Work is continuing to move forward on the former Burns Methodist Church in Oxford. The
…brick vernacular Gothic Revival church with two asymmetrical front corner towers…(Mississippi Department of Archives & History/Historic Resources Inventory)
was constructed in 1910 on the edge of Freedmen’s Town, an African American neighborhood. Gerald W. Walton in A History of the Belfry Project (Oxford-Lafayette County Heritage Foundation) indicated the land was deeded to Harrison Stearns, a servant of William Stearns, by Stearns’ widow in 1867. Harrison Stearns was one of three freedmen serving as an Oxford city alderman in 1870-71. He in turn gave part of the land to trustees of the Methodist Episcopal Church. The Burns Methodist Episcopal Church was organized in 1870, and a wooden church building was erected on the site. By 1910, it was evident the congregation needed a larger and better building. Community members began fund raising and assisted in construction of the brick building.
A rendering of the completed renovation can be seen here. A number of interior photographs can be viewed at the Burns-Belfry Museum and Multicultural Center website, which also provides extensive information on the construction phases, funding, and history of the project.
Other details provided by Walton include descriptions of the building amenities
…the new building was built for $3,000…heating was provided by 2 pot-bellied stoves…music by a foot-pedaled organ…lighting by brass kerosene lamps hung on chains from the ceiling. Electricity was added in 1914.
The west side of the church was for men’s seating, and the east side for women. The custom of separation of gender still continues in some churches today, for example, the Russian Orthodox.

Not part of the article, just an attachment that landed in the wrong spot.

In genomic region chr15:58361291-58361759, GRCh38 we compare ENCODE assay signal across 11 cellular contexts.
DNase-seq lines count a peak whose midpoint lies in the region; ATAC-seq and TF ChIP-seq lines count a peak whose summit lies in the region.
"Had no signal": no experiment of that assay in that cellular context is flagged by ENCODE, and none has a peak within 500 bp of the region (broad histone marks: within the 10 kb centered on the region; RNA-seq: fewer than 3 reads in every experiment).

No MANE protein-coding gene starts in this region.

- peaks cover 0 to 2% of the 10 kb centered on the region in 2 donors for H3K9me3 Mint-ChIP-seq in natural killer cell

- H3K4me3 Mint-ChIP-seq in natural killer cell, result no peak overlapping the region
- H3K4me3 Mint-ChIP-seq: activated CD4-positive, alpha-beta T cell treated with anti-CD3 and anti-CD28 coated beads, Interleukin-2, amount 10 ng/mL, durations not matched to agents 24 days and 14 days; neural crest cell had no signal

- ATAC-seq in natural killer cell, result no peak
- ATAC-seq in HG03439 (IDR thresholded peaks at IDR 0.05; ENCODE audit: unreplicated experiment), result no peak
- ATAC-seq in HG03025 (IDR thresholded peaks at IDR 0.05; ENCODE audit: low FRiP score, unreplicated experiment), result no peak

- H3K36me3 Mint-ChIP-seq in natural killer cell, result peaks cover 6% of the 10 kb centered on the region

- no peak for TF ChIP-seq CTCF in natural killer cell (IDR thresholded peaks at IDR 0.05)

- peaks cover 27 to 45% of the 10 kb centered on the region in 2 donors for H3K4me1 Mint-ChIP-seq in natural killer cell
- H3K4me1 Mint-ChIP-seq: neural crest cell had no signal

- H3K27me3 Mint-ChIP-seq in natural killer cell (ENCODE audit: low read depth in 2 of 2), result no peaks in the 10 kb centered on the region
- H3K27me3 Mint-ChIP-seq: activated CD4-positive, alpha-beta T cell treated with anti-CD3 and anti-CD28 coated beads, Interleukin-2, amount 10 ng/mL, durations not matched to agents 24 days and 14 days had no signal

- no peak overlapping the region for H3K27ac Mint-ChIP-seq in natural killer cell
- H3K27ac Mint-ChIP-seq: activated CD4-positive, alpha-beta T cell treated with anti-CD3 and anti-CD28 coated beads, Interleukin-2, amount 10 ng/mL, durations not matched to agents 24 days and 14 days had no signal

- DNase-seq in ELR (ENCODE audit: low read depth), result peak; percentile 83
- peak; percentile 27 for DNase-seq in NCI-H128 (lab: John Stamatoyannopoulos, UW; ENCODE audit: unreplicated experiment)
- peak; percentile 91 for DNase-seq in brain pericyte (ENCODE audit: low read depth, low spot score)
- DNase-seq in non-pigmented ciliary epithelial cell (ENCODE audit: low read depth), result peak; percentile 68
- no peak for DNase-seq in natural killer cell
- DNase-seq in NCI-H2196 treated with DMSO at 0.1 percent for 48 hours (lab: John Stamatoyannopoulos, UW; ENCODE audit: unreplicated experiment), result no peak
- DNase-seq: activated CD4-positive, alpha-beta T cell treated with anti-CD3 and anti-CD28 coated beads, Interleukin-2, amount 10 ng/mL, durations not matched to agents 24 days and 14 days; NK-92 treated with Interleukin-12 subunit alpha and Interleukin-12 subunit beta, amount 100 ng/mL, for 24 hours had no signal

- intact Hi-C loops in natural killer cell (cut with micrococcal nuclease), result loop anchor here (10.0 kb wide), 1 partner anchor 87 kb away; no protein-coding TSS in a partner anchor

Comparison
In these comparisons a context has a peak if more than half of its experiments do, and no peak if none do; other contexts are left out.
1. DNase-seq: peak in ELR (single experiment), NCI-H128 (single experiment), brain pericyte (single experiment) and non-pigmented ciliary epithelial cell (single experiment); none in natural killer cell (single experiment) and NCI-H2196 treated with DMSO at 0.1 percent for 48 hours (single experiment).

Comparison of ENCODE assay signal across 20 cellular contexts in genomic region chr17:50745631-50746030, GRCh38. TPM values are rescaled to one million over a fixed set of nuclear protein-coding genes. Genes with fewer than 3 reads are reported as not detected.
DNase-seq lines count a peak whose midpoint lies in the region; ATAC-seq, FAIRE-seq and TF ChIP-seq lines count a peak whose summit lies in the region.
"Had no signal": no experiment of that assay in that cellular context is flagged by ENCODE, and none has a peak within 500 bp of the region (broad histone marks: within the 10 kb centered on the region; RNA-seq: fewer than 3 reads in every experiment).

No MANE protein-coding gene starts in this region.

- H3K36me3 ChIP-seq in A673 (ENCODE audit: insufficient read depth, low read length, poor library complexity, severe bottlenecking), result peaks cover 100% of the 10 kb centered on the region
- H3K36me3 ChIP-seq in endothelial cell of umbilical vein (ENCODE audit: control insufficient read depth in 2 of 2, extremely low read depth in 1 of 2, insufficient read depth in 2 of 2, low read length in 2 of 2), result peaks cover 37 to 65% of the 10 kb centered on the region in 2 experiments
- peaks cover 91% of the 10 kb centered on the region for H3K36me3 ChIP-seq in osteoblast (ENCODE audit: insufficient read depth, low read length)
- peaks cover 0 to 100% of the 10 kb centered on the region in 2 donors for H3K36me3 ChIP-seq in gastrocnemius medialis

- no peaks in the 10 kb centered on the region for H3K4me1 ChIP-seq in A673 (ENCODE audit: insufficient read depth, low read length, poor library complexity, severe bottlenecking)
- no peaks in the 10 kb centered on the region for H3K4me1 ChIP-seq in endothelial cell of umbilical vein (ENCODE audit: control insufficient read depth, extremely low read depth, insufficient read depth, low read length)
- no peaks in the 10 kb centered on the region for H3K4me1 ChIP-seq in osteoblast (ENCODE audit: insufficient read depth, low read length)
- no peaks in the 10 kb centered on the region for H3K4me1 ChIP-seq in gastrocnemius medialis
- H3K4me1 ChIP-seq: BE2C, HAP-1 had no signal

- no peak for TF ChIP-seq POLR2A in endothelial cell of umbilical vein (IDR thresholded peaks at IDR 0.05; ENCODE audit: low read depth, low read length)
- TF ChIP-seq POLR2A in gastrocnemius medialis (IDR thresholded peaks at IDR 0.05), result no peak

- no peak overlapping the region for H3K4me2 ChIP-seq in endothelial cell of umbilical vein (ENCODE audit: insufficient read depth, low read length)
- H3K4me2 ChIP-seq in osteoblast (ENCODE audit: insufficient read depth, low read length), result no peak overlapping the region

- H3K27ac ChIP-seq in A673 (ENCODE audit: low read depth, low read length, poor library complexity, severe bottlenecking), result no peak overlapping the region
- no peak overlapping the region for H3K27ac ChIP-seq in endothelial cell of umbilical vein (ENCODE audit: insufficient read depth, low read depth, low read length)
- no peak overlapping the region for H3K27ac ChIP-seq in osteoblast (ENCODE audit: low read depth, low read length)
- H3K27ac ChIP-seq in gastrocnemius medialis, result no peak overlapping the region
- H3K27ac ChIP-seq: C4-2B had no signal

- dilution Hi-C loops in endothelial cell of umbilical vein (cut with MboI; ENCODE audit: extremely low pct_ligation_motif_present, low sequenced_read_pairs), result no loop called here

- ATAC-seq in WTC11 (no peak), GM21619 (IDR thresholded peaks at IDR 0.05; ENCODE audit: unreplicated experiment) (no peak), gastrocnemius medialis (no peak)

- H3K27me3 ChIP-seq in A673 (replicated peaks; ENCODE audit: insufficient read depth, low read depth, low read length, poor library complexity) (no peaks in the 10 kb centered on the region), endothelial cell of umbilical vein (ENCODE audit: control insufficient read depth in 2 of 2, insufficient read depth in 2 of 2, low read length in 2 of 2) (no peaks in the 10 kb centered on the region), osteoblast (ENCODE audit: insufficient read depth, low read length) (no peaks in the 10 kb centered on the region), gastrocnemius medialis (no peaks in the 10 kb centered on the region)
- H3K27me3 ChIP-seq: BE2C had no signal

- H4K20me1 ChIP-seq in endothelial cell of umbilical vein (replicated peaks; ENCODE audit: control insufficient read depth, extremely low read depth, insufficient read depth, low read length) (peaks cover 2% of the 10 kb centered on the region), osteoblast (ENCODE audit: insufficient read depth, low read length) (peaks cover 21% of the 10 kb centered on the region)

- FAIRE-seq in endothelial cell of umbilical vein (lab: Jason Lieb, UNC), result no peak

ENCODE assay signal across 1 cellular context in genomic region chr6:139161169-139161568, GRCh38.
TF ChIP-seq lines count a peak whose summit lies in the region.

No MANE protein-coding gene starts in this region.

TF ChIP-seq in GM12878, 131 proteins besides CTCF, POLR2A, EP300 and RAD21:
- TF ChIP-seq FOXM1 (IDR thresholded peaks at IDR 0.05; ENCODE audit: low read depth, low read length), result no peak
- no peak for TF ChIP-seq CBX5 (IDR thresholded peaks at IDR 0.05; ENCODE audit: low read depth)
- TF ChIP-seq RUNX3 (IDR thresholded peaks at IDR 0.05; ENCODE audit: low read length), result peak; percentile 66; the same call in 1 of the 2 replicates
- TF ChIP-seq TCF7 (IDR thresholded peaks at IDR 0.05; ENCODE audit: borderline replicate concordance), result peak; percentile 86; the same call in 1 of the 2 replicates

In 1978, the congregation moved to a larger church building and sold the old church to an attorney. The Newtons purchased the church from the attorney, saving it from demolition. They moved the parsonage to their farm where it remains, and “renovated” the building in what Walton calls “…an ill-advised renovation.” Original stained glass windows were broken, but some of the pews were salvaged and are in the Burns’ current building.
John Grisham was the last owner of the building and deeded it to the Oxford-Lafayette County Historic Foundation, for use by the Oxford Development Association. ODA is an organization of local African Americans
…to promote and advance the general health, education, welfare and economic development of the poor community through charitable and civic means.
Renovation of this historic building and preserving it will result in another prime attraction for our area. Even more important than the attraction of this building for tourists and scholars is its possibility for our citizens to take another forward step in racial reconciliation. (Walton, A History of the Belfry Project)